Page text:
Home Test



                Wine / Vino



The substances responsible for a wine's softness are sugars, alcohol and glycerin, which also make it seem rounded and tasty. In current terminology, softness also refers to sapid sensations of sweetness that are due to residual sugars, ethyl alcohol and glycerins and of warmth, due to ethyl alcohol. Sapid sensations of saltiness or acidity and tactile impressions of astringency due to tannin are regarded as hard elements.
However, a wine can be more or less soft, depending upon its content of substances that produce sensations of sweetness in contrast to or combination with those that yield hard sensations. It is interesting to note that the sensations of softness are registered by all the mucus membranes of the oral cavity, while sensations of sweetness are detected only by the taste buds on the tip of the tongue.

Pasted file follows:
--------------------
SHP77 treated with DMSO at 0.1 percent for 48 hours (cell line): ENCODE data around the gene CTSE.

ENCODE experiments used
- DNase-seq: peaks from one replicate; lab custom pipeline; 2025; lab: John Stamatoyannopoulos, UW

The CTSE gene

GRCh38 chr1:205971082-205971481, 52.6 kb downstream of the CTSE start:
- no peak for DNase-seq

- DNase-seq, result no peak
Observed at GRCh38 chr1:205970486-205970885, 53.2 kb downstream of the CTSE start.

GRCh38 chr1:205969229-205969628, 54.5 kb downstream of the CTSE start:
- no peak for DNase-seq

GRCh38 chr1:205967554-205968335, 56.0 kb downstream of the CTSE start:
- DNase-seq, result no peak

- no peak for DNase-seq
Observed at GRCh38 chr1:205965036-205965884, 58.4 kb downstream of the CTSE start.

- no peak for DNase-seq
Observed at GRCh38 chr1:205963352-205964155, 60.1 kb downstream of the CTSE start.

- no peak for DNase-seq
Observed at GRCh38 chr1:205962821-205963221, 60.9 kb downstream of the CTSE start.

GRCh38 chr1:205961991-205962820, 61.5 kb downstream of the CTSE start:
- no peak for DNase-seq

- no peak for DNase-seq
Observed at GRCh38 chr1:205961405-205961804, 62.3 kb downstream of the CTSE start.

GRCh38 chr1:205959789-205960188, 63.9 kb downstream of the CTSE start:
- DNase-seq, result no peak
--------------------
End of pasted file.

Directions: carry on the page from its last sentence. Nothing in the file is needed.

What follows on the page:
Independently from the color and body, a wine can lack softness, resulting from the immaturity of the acidic and tannic components.

If the acidic, tannic and bitter components have not sufficiently reached the maturation, they cover the soft substances (alcohol, sugars) and give an underlying sense of sharpness.

The persuasive, unyielding and velvet sensation found in white wines and in red wines, tasted at its optimal temperature.

The sensation of softness is accentuated to the point that there is an impression of sweetness.

A wine in which contains important bodily components so that it appears full and heavy. It gives a heavy sensation of sugars and glycerines.



Home Test